St. Louis may well be the most dangerous city in America. I can accept that and work to change the underlying causes. When you vote Tuesday keep that in mind, are you voting for more of the same? When filing opens at the end of this month for half the seats in the Board of Aldermen & two seats on the school board will you sit back and assume that others will solve these issues or will you step forward to chart a new course for the city? Our entrenched leadership has gotten us where we are today — the top of the most dangerous city list. It is now up to us to work to change that reality. If we do not, we cannot bitch about remaining on top in the years to come.


Edwardsville’s Pedestrian Tunnel for High School Students

IMG_4872.jpgWhy did the student not cross the road? Because they were chicken? No, because they have a new $480,000 pedestrian tunnel in place of the former shuttle buses. And it is against school policy for them to walk across the two lane street in front of the high school. Seriously, I’m not making this up!

Last June I did a brief post on the planned tunnel after reading an article in the Belleville News-Democrat. This past Saturday morning I visited the now finished tunnel on a tour of Edwardville, Illinois (map).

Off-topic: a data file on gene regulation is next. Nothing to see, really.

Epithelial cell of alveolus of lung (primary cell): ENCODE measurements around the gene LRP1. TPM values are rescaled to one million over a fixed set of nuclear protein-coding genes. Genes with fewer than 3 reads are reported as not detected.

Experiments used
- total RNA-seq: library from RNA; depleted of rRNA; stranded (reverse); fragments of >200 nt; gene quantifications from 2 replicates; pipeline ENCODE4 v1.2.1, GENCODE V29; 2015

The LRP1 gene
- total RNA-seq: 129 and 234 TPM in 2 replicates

So, there it is on the right: the long walk under Center Grove Rd with the massive high school campus in the background. Remember the days when you could walk or bike to school? Those times seem long gone. Now students drive their own cars to school and in Edwardsville some students, roughly 200, have to park across the street and walk under the street to get to the campus.

IMG_4875.jpgDon’t look for any steps or walkway to get you from the south side of Center Grove Rd down to the tunnel, it is assumed that nobody walks in this part of town. Probably true enough, it is nothing but tacky buildings set in individual seas of parking.

I should also point out the tunnel was planned from day one. It wasn’t built until this summer because they just received the funding to construct it. So when planning a new high school campus the concept of say placing it closer to walkable areas seems to have been ruled out. I’m actually told the school district is much larger than the City of Edwardsville and that the schools is pretty centered within the district. The solution then becomes two smaller high schools rather than one large high school. You can point to additional costs to do that but that can be countered with the additional costs of sprawl and, in this case, a pedestrian tunnel.